In my part of the world, the leaves are colorful and lend a satisfying crunch and sweet scent to an afternoon stroll or ride. It’s positively autumnal.
I’ve known for some time that most of us in North America refer to this season as fall, while our British colleagues prefer autumn. In poking around the definitions,* however, I’ve just discovered that autumn in Britain can be considered the months of August, September, and October. That may be an archaic usage, however, since other definitions match the U.S. meaning more closely.
When new words pop up in pop culture, as they do, it never occurs to me to bemoan the state of the English language or the literacy of the current generation. Whether I like a modern coinage or think it’s the worstmanteau ever (surely that one is in the running), my initial response tends to be appropriately learned and eloquent, like “Heck yeah — words!”
The Congressional Budget Office (CBO) is seeking an editor to join itsteam in Washington, DC. Established through the Budget Act of 1974, CBO is a nonpartisan agency that provides impartial, objective information and analysis about budgetary and economic issues. The CBO has more than 200 staff members, which include economists, lawyers, information technology specialists, editors, and more.
Any season and any month seems like a good time for finding a cozy spot and a long read. But there’s something about October. The bright foliage, sweet smells, and crisp air invite a sense of adventure that has some of us hiking, some of us baking, and many of us reading.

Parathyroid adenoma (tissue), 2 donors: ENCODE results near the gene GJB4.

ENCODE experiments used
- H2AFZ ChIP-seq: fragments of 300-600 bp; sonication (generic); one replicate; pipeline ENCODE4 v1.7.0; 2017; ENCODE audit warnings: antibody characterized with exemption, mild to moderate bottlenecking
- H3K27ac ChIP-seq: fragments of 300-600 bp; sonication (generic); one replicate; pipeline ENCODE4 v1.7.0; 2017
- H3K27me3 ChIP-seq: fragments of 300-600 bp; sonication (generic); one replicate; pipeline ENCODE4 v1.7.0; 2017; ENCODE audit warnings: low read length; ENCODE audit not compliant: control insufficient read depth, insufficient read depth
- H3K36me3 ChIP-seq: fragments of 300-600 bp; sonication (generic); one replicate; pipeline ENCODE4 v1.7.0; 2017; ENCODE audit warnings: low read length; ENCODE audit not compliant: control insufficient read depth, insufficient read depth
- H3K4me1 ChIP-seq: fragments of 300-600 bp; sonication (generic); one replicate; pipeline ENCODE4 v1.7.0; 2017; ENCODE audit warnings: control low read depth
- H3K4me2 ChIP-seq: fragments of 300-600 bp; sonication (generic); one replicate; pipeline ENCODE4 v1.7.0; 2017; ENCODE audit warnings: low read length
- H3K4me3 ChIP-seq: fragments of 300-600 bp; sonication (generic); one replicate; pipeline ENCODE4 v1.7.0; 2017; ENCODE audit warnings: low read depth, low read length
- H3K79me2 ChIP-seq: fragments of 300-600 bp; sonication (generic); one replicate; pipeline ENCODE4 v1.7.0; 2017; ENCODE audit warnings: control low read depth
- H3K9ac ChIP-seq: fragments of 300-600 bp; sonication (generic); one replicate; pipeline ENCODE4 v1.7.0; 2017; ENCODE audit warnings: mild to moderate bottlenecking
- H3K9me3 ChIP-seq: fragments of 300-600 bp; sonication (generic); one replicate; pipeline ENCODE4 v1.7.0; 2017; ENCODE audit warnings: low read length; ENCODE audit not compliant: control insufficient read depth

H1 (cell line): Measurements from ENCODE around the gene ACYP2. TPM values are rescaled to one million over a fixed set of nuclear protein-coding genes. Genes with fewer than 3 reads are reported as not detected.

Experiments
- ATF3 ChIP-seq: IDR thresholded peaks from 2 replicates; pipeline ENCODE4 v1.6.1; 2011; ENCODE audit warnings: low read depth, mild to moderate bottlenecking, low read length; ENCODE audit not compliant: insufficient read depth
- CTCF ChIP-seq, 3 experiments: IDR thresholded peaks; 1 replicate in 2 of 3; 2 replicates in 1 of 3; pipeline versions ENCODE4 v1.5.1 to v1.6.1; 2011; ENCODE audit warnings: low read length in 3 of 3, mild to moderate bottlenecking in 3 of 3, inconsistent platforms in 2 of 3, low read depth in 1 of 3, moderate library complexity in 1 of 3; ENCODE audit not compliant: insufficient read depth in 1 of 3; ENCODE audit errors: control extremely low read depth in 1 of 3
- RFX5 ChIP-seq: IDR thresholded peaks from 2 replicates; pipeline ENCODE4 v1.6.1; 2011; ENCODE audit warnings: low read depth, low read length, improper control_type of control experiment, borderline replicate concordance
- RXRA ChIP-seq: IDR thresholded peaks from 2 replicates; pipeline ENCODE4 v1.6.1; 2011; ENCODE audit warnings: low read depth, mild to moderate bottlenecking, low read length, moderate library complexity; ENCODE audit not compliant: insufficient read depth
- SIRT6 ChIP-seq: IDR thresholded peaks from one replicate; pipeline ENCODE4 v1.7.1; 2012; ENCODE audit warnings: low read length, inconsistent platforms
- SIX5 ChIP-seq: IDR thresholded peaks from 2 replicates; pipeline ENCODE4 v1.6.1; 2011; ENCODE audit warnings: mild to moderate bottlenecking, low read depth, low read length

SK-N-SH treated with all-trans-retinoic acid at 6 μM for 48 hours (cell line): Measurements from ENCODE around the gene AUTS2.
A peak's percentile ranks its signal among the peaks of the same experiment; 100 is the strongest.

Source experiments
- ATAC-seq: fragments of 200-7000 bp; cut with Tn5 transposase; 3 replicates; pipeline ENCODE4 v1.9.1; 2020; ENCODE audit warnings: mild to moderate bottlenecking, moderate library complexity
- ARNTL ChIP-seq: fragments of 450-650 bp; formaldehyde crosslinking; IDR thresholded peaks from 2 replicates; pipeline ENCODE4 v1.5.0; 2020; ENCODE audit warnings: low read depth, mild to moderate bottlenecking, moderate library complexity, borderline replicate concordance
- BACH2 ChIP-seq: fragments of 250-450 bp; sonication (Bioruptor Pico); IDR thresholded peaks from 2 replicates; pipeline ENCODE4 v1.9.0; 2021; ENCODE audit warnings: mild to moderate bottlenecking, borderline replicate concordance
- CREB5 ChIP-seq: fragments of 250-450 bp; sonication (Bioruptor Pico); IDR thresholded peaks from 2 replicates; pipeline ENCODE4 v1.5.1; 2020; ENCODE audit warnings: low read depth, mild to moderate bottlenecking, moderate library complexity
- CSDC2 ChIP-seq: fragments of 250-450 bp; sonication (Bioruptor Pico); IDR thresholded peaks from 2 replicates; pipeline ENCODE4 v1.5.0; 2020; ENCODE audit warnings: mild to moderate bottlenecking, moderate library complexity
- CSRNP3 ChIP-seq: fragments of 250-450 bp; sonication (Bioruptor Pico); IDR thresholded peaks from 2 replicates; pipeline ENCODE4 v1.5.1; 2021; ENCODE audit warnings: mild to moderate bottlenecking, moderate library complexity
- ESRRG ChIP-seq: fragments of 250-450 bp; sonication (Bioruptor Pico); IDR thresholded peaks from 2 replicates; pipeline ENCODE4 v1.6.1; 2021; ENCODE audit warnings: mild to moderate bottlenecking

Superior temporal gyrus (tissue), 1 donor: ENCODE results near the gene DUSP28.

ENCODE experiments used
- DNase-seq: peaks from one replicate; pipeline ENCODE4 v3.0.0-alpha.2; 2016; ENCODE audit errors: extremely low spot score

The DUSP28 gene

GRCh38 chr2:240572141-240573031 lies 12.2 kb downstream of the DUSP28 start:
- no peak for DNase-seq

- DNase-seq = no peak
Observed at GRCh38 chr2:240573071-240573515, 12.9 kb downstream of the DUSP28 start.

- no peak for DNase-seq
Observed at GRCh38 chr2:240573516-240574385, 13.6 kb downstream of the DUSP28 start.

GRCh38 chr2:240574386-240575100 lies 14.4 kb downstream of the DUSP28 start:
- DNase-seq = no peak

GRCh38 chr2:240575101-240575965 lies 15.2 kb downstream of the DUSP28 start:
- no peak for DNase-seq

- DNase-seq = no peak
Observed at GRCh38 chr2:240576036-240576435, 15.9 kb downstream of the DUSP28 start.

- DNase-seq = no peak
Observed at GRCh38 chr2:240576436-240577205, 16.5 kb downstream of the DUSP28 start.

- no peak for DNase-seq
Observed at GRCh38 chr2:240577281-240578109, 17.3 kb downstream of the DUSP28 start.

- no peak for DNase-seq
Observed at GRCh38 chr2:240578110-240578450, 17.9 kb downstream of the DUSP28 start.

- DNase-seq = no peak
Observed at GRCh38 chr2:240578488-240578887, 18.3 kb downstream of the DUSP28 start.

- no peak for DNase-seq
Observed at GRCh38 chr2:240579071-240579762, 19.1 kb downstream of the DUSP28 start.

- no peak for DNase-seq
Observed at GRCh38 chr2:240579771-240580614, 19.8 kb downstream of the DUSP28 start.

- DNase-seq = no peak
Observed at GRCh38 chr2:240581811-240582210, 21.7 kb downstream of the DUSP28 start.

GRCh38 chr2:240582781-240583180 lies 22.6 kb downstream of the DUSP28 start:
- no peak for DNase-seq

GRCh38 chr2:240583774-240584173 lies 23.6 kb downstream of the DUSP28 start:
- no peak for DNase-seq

The Nobel Committee awarded the 2014 Nobel Peace Prize to Malala Yousafzai of Pakistan and Kailash Satyarthi of India today “for their struggle against the suppression of children and young people and for the right of all children to education.”
Sigma Xi, the scientific research society, is seeking an associate editor to join its American Scientist team in Research Triangle Park, North Carolina. Founded in 1886 as a science and engineering honor society at Cornell University, Sigma Xi today has over 500 chapters and 60,000 members at universities, government labs, and industrial research facilities.
Update: And the winner is ... Greg Bales from Iowa City! Tune in next week for featured entries from Greg and other participants.
The writer who neglects punctuation, or mispunctuates, is liable to be misunderstood. … Even where the sense is perfectly clear, a sentence may be deprived of half its force, its spirit, its point, by improper punctuations.